A record three million people have received vital NHS cancer tests from March 2021 to Feb 2022 compared to 2.4 million people referred before the pandemic, the latest data revealed.
Even at the peak of the Omicron wave, referrals for suspected cancer were at 116 per cent of pre-pandemic levels with around 11,000 people getting checked every day.
According to the statement, 315,000 patients started treatment for cancer compared to 313,000 before the pandemic.
NHS services across the country now expand their diagnostic capabilities through one-stop shops for tests, mobile clinics and cancer symptom hotlines.
More than 30,000 people every month are being invited for lung cancer checks through NHS mobile trucks visiting at-risk communities across the country.
In London, the first ‘Man Van’ programme, developed by The Royal Marsden NHS Foundation Trust, RM Partners West London Cancer Alliance, and The Institute of Cancer Research, London, is rolling out to provide free health checks for men and boost early diagnosis of prostate and other urological cancers.
The van, currently in New Addington, previously visited workplaces and churches in the South West London area, focusing on men of working age who often have worse prostate cancer outcomes than older men, and black men, who have roughly double the risk of developing prostate cancer and an increased risk of death once diagnosed.
It is now open to the public and will be visiting various locations in west London.
The Rotherham NHS Foundation Trust has introduced telephone triage for certain cancer referrals so that patients can speak to doctors sooner, as well as increasing the use of ‘straight-to-test’ pathways for lower gastrointestinal patients, and expanding one-stop-shop slots for patients referred under a breast cancer pathway.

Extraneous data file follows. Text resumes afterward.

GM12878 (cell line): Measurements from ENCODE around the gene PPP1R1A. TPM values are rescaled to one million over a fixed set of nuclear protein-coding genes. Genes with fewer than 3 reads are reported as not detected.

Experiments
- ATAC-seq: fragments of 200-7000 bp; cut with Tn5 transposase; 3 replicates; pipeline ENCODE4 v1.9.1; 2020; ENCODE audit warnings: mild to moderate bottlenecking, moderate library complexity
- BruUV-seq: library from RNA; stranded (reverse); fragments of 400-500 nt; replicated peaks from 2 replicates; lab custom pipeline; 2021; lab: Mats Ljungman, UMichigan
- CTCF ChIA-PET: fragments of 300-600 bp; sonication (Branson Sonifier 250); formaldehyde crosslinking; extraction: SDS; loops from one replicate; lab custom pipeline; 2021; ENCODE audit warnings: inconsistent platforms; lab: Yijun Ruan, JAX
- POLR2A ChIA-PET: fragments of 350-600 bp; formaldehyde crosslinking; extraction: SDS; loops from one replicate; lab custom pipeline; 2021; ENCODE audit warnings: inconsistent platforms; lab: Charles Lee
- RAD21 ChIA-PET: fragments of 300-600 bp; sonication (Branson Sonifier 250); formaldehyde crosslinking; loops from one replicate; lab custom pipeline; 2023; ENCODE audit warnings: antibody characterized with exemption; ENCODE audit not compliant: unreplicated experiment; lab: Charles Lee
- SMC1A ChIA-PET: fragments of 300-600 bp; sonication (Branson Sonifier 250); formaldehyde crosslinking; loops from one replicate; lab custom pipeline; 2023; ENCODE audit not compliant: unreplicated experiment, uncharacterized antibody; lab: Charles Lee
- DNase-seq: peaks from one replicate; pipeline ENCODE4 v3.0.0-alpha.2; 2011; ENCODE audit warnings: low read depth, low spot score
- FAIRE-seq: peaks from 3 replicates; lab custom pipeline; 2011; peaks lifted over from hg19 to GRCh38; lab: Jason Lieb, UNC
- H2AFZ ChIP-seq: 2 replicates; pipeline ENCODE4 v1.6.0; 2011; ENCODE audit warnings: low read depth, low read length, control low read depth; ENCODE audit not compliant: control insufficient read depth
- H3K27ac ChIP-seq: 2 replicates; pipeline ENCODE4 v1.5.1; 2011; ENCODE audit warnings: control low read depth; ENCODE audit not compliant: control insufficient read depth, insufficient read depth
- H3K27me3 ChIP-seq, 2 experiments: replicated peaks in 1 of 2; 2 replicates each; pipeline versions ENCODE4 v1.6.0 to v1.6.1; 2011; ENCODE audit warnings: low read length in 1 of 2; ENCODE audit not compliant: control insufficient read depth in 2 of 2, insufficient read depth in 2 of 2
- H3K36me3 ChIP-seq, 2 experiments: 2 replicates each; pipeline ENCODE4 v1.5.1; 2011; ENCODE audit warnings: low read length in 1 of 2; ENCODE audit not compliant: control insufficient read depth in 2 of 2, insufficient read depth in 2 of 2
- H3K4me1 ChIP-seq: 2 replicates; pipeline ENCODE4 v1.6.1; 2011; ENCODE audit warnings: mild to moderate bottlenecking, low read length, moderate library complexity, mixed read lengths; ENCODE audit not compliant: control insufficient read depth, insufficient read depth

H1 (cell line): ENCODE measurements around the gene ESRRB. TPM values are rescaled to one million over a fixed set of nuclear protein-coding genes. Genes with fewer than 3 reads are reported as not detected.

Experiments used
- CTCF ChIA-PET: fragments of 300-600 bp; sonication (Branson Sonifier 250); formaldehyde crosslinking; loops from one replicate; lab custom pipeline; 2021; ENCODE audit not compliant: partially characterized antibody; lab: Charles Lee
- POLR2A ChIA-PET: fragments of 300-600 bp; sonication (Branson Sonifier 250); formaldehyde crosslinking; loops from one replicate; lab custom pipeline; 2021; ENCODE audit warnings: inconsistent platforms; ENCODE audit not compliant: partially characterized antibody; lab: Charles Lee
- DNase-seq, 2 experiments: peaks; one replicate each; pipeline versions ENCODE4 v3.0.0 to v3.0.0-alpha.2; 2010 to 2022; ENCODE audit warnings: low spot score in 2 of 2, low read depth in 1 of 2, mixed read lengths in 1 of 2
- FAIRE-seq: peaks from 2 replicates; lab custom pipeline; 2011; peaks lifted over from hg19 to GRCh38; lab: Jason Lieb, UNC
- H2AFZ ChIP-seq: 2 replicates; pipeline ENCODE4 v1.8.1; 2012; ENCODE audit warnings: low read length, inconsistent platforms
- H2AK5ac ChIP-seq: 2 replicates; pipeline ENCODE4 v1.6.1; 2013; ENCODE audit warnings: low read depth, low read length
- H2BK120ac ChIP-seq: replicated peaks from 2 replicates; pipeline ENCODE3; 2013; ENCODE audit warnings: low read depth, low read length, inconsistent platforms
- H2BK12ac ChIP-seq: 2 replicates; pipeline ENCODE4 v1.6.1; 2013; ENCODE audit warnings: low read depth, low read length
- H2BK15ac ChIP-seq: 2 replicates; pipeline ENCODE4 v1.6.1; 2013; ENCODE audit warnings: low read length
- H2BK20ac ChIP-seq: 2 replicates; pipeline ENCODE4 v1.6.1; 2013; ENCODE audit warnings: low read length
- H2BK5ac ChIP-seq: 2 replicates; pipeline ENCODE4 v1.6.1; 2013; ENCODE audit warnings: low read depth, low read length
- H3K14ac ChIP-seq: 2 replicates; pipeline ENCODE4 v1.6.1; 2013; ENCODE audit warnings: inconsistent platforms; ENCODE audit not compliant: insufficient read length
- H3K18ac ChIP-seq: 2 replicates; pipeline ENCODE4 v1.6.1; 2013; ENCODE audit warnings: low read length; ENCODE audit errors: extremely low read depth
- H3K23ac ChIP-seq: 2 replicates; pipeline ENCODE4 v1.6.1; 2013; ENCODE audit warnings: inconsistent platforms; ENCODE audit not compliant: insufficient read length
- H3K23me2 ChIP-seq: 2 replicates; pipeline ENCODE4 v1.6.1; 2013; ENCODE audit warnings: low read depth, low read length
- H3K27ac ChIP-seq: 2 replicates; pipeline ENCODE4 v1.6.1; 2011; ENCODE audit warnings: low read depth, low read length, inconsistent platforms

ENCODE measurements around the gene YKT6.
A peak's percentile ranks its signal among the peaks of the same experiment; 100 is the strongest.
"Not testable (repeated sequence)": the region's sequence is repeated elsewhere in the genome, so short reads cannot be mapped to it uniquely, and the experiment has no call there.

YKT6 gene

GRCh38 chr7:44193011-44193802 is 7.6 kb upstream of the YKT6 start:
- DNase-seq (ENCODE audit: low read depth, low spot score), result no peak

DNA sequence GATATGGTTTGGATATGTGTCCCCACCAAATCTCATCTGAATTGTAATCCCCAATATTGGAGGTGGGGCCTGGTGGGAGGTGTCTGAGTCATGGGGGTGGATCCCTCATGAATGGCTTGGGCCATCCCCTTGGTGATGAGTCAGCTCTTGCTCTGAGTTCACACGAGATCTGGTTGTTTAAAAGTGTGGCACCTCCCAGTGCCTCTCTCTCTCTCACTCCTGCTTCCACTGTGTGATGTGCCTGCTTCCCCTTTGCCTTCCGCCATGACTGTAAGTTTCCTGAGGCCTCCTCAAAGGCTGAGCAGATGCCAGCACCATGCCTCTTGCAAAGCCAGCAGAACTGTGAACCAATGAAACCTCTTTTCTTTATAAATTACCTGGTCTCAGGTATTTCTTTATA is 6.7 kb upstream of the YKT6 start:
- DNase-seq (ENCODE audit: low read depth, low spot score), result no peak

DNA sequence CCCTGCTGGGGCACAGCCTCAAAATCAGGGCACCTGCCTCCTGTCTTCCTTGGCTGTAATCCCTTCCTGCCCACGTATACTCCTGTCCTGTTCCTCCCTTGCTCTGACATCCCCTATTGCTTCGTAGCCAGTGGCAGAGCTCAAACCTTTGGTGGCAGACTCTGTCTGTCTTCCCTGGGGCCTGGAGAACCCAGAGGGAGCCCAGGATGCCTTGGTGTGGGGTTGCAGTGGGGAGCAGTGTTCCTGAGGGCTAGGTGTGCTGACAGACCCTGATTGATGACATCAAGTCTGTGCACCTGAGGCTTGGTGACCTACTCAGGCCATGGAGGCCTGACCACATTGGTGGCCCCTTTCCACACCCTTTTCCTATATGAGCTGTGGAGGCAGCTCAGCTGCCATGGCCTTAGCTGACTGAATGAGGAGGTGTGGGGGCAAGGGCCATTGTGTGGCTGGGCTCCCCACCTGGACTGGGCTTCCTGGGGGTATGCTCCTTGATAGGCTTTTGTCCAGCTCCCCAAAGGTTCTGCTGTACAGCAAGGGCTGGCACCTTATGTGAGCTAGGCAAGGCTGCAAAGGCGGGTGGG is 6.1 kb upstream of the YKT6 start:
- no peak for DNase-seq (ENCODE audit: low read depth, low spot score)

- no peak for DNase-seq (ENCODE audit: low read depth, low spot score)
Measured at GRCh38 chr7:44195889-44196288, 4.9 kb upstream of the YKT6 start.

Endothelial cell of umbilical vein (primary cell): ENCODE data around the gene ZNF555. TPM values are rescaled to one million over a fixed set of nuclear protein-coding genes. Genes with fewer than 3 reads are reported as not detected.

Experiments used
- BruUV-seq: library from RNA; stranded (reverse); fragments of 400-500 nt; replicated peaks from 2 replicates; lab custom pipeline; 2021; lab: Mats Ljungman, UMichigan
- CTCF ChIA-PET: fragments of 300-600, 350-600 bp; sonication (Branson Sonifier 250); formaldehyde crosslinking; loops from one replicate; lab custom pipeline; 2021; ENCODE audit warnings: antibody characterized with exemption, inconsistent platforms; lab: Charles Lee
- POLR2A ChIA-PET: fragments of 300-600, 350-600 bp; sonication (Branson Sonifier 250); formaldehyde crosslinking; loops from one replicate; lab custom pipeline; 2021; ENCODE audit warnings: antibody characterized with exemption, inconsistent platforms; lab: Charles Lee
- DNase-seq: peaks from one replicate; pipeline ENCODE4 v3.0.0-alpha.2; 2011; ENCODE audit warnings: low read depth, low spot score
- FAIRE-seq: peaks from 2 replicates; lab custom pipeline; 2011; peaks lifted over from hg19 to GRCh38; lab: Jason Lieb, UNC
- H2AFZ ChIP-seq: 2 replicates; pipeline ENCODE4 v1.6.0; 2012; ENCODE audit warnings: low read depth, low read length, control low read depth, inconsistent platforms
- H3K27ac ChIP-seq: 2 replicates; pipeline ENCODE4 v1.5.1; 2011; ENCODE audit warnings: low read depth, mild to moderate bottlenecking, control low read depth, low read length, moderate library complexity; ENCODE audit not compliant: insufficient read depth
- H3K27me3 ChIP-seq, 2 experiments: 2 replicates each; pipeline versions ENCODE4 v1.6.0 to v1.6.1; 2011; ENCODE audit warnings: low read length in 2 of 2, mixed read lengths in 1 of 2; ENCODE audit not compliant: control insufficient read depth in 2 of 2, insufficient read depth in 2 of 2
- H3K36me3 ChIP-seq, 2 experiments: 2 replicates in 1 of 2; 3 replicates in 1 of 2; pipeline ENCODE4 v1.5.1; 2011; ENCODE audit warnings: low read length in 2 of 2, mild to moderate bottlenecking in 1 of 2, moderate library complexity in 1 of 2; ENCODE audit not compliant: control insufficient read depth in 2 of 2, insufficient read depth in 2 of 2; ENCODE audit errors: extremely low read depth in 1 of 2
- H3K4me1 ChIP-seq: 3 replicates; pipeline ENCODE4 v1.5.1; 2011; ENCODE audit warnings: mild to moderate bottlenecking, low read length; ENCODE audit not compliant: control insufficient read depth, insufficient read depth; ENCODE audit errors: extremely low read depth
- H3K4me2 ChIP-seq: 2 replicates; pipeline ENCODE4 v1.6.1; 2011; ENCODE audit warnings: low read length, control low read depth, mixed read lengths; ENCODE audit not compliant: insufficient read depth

Dame Cally Palmer, national cancer director for NHS England, said: “We have seen record numbers of people coming forward for checks in the last year, but we know there are still at least 30,000 who haven’t started treatment due to the pandemic, so it’s vital that we keep these referral rates high.
“While we know this can’t happen overnight, we’re investing in extra diagnostic and treatment capacity to meet increasing demand.”
Professor Peter Johnson, NHS England national clinical director for cancer, said: “It’s vital people continue to come forward, so if you have a sign or symptom that you’re worried about, such as a persistent cough that is not Covid, or prolonged discomfort in the abdomen, please come forward – getting checked out could save your life”.
Since the Prostate Cancer UK campaign ran through February and March, over 550,000 people have used their risk checker with those deemed high risk encouraged to visit their GP.
“I was getting constipation and was forcing myself to go to the loo and then I was seeing blood. I saw the NHS advert on television, and I contacted my GP straight away. By the end of the week I was having a colonoscopy and was told then that I had the cancer. I was in hospital within a couple of weeks for scans and met with a doctor at Derriford Hospital who was absolutely brilliant and explained the special robotic procedure I’d be having. He really put my mind at ease,” said Clive Horsnell, 72, from Devon, who was diagnosed with bowel cancer last year and was treated with advanced robotic surgery at University Hospitals Plymouth NHS Trust.
“I was back in the following day and it all went really smoothly. The procedure was amazing, I had five holes in my tummy, but they didn’t have to open me up, everything was done inside. The recovery time is so quick, and within a few days I was home.
“I lost my mum when I was 18 with a tumour on the brain, and I have four sisters who have all had cancer, as well as my son. I’m so glad I had that check-up and got the treatment I needed so quickly. I can now get on with my life.”